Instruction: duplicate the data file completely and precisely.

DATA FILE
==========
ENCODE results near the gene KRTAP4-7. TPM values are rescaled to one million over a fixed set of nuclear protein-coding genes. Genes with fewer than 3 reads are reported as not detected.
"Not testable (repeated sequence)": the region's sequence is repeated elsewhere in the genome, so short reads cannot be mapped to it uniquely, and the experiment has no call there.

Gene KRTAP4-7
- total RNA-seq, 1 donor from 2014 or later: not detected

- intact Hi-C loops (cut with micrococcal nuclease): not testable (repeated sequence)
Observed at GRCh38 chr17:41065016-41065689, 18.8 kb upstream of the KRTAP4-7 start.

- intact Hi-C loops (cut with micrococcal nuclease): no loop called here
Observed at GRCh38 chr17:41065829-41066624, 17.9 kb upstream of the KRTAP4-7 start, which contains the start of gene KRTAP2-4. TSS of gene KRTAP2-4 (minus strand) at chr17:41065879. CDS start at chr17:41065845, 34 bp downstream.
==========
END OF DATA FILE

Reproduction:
ENCODE results near the gene KRTAP4-7. TPM values are rescaled to one million over a fixed set of nuclear protein-coding genes. Genes with fewer than 3 reads are reported as not detected.
"Not testable (repeated sequence)": the region's sequence is repeated elsewhere in the genome, so short reads cannot be mapped to it uniquely, and the experiment has no call there.

Gene KRTAP4-7
- total RNA-seq, 1 donor from 2014 or later: not detected

- intact Hi-C loops (cut with micrococcal nuclease): not testable (repeated sequence)
Observed at GRCh38 chr17:41065016-41065689, 18.8 kb upstream of the KRTAP4-7 start.

- intact Hi-C loops (cut with micrococcal nuclease): no loop called here
Observed at GRCh38 chr17:41065829-41066624, 17.9 kb upstream of the KRTAP4-7 start, which contains the start of gene KRTAP2-4. TSS of gene KRTAP2-4 (minus strand) at chr17:41065879. CDS start at chr17:41065845, 34 bp downstream.